Worker Amputation Leads to Heavy Fine for Pennsylvania Employer Lacking Lockout/Tagout Programs

Oct. 1, 2009
OSHA has cited Emanual Tire of Pennsylvania for alleged workplace safety and health violations, proposing $51,650 in penalties, following an investigation of a worker injury.

OSHA initiated its investigation on March 25 after a worker suffered an amputation during a workplace accident. As a result, the company has been cited for 38 serious violations, with a penalty of $50,750, and three other-than-serious violations, with a $900 penalty.

The serious violations include unguarded machinery, inadequate training, failure to develop energy control (lockout/tagout) and hazard communication programs, obstructed emergency stop buttons, a lack of hand rails on industrial stairs and failure to prohibit workers from riding on a conveyor. A serious citation is issued when there is substantial probability that death or serious physical harm could result and the employer knew, or should have known, of the hazard.

“Without proper machine guarding, Emanual Tire workers will continue to be at risk of future workplace accidents,” said Jean Kulp, area director of OSHA’s office in Allentown, Pa. “It is imperative that the company abate all identified hazards as soon as possible.”

The Conshohocken company recycles truck and car tires, and employs 26 workers.

The company has 15 business days from receipt of the citations to comply, request an informal conference with the OSHA area director, or contest the citations and proposed penalties before the independent Occupational Safety and Health Review Commission.

Guidance on Risks Related to Lone Workers Offered for Employers

A new guidance from the U.K.’s Health and Safety Executive (HSE) provides useful advice and guidance on how to keep lone workers healthy and safe. It is aimed at anyone who employs or engages lone workers, and may provide valuable information for self-employed people who work alone.

Employers have responsibility for the health, safety and welfare at work of all of their employees. In the U.K., they also are responsible for the health and safety of those affected by work activities; for example, any self-employed people they engage and visitors such as contractors. These responsibilities cannot be transferred to any other person, including those people who work alone.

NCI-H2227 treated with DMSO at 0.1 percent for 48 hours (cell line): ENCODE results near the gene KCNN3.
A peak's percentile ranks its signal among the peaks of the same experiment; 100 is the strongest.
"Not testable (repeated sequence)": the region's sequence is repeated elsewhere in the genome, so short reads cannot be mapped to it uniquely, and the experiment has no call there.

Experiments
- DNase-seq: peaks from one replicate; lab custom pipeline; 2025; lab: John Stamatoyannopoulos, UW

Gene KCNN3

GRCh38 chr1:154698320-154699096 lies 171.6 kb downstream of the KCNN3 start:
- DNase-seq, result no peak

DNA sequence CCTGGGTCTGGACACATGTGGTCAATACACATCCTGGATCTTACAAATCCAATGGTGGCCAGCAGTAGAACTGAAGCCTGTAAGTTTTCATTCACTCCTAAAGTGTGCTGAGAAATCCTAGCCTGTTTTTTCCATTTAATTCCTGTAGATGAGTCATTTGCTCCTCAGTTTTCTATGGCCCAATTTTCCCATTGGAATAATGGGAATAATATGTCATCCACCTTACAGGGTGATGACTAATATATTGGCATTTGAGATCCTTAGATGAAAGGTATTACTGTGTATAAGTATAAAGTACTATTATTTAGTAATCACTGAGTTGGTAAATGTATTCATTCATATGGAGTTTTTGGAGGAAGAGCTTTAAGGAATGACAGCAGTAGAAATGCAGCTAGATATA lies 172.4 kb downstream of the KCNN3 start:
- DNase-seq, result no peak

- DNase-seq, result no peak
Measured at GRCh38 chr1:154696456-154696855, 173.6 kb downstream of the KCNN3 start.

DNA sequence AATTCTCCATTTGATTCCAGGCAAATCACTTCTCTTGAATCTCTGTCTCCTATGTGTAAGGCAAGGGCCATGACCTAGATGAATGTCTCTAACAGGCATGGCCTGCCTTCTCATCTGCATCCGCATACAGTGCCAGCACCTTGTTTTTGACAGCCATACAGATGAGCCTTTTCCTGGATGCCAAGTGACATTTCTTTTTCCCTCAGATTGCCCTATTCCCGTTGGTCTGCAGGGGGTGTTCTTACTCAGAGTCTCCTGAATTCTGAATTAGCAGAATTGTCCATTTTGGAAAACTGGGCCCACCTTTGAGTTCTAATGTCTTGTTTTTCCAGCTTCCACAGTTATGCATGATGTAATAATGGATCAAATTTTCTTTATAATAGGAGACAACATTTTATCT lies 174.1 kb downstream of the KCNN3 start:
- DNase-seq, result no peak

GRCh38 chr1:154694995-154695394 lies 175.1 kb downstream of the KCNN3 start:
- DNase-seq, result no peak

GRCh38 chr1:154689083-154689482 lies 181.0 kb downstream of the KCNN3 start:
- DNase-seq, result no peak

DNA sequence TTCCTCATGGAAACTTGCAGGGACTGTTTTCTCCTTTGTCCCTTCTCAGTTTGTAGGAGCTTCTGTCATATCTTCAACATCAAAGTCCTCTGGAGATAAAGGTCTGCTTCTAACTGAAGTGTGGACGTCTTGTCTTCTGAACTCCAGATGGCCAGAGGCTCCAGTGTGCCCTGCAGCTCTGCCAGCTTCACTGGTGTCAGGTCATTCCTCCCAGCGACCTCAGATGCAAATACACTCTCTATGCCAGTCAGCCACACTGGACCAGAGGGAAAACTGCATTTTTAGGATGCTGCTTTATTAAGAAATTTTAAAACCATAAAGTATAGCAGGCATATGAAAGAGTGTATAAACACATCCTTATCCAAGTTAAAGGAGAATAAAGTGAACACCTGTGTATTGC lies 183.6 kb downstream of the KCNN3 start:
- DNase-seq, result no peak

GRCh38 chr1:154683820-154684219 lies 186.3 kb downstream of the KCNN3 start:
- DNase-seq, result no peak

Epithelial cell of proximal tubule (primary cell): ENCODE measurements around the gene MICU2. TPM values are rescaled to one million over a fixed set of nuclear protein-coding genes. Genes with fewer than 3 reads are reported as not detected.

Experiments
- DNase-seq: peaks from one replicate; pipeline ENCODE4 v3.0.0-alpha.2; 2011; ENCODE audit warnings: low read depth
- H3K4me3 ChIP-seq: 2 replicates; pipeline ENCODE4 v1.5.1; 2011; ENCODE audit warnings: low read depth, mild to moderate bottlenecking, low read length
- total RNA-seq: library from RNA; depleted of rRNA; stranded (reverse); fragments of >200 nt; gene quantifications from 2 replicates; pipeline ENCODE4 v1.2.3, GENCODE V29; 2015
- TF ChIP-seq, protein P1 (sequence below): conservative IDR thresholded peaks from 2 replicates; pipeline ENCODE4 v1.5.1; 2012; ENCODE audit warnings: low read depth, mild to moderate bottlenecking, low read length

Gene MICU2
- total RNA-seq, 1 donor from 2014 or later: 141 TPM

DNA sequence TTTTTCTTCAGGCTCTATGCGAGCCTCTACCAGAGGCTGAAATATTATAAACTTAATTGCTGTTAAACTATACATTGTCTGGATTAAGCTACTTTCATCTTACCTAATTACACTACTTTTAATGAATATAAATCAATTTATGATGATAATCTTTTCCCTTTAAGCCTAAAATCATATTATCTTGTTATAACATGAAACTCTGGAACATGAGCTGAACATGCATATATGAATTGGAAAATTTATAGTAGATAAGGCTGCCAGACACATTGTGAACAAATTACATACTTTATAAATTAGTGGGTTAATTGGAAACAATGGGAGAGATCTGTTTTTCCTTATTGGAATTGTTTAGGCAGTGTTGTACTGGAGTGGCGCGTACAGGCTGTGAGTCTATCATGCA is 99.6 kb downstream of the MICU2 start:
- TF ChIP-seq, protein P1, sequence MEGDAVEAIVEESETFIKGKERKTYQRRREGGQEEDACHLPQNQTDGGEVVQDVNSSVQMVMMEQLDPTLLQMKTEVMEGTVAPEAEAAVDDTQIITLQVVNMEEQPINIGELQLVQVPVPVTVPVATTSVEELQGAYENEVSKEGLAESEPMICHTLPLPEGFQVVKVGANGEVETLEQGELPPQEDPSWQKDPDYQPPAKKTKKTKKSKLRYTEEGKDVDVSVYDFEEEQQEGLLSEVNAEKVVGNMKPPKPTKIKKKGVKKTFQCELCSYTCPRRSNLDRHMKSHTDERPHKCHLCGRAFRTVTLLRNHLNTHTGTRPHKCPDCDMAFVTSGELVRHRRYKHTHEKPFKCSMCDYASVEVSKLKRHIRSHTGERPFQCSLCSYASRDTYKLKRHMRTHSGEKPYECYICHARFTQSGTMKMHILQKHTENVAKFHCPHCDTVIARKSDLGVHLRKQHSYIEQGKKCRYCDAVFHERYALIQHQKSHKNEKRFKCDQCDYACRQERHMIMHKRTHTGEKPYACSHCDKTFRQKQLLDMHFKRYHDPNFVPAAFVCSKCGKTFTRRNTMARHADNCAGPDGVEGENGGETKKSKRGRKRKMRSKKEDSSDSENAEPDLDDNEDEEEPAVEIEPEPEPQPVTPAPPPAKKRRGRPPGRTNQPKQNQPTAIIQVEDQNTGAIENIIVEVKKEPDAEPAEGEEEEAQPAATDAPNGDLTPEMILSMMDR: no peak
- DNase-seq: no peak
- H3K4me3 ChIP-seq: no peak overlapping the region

It is the employer’s duty to assess risks to lone workers and take steps to avoid or control risks where necessary, while employees have a responsibility to take reasonable care of themselves and other people affected by their work activities and to co-operate with their employers in meeting their legal obligations.

HSE defines lone workers as employees who work by themselves without close or direct supervision. Some examples include:

  • People working alone in a location, such as in small workshops, gas stations, mall kiosks or small retail shops.
  • People who work from home.
  • People working separately from others, such as in isolated areas in factories, warehouses and some research and training establishments.
  • People working outside of “normal” business hours, such as cleaning and security personnel or production and maintenance crews.
  • Mobile workers working away from the office.
  • Workers involved in construction, plant installation, maintenance and cleaning work, electrical repairs, elevator repairs, painting and decorating or vehicle recovery.
  • Agricultural and forestry workers.
  • Service workers such as property managers, postal workers, social workers, maids or home health workers, doctors, district nurses, pest control workers, drivers, engineers, architects, real estate agents, sales representatives and similar professionals.

Assessing and Controlling Risks

Employers need to investigate the potential hazards faced by lone workers and assess the risks involved both to the lone worker and to any person who may be affected by their work. Employers should ensure that measures are in place to control or avoid such risks.

HSE suggests that employers of lone workers involve employees or their representatives when undertaking the required risk assessment process. Employers also are asked to take steps to check that control measures are in place. Some examples of control measures include instruction, training, supervision and issuing protective equipment.